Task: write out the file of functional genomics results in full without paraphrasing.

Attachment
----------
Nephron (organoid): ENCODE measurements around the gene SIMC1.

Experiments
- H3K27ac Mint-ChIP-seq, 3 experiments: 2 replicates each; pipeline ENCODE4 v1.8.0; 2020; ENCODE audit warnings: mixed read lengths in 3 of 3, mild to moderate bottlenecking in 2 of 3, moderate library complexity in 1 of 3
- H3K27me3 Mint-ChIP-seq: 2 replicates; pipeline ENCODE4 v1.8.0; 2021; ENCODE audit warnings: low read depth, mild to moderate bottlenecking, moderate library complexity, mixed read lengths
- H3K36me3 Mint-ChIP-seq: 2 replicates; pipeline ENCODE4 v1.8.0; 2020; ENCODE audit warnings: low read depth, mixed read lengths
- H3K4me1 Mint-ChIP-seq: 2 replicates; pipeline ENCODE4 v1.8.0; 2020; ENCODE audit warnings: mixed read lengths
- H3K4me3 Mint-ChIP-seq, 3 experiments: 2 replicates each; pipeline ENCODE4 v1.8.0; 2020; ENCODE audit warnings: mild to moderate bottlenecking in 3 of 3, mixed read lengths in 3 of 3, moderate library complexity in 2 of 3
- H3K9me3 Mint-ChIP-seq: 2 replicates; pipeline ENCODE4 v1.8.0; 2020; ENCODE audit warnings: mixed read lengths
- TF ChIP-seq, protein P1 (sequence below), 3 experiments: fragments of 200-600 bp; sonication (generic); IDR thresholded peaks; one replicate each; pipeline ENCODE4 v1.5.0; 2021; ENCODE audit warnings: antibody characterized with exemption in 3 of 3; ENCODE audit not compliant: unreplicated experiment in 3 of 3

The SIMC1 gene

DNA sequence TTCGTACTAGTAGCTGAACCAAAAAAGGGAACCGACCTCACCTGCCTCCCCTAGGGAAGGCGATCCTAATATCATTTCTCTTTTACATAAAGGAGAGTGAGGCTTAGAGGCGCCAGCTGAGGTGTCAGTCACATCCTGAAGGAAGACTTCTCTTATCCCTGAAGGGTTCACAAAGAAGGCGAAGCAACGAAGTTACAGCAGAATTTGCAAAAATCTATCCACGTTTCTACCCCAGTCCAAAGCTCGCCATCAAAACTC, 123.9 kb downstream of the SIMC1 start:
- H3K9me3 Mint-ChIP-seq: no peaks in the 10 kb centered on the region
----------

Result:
Nephron (organoid): ENCODE measurements around the gene SIMC1.

Experiments
- H3K27ac Mint-ChIP-seq, 3 experiments: 2 replicates each; pipeline ENCODE4 v1.8.0; 2020; ENCODE audit warnings: mixed read lengths in 3 of 3, mild to moderate bottlenecking in 2 of 3, moderate library complexity in 1 of 3
- H3K27me3 Mint-ChIP-seq: 2 replicates; pipeline ENCODE4 v1.8.0; 2021; ENCODE audit warnings: low read depth, mild to moderate bottlenecking, moderate library complexity, mixed read lengths
- H3K36me3 Mint-ChIP-seq: 2 replicates; pipeline ENCODE4 v1.8.0; 2020; ENCODE audit warnings: low read depth, mixed read lengths
- H3K4me1 Mint-ChIP-seq: 2 replicates; pipeline ENCODE4 v1.8.0; 2020; ENCODE audit warnings: mixed read lengths
- H3K4me3 Mint-ChIP-seq, 3 experiments: 2 replicates each; pipeline ENCODE4 v1.8.0; 2020; ENCODE audit warnings: mild to moderate bottlenecking in 3 of 3, mixed read lengths in 3 of 3, moderate library complexity in 2 of 3
- H3K9me3 Mint-ChIP-seq: 2 replicates; pipeline ENCODE4 v1.8.0; 2020; ENCODE audit warnings: mixed read lengths
- TF ChIP-seq, protein P1 (sequence below), 3 experiments: fragments of 200-600 bp; sonication (generic); IDR thresholded peaks; one replicate each; pipeline ENCODE4 v1.5.0; 2021; ENCODE audit warnings: antibody characterized with exemption in 3 of 3; ENCODE audit not compliant: unreplicated experiment in 3 of 3

The SIMC1 gene

DNA sequence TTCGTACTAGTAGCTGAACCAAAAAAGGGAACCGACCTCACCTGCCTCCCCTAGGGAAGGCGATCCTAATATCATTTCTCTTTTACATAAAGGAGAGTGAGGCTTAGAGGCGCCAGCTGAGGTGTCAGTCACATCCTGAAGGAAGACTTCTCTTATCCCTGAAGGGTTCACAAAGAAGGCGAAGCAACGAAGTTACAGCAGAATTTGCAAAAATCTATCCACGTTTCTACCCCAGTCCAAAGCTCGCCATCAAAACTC, 123.9 kb downstream of the SIMC1 start:
- H3K9me3 Mint-ChIP-seq: no peaks in the 10 kb centered on the region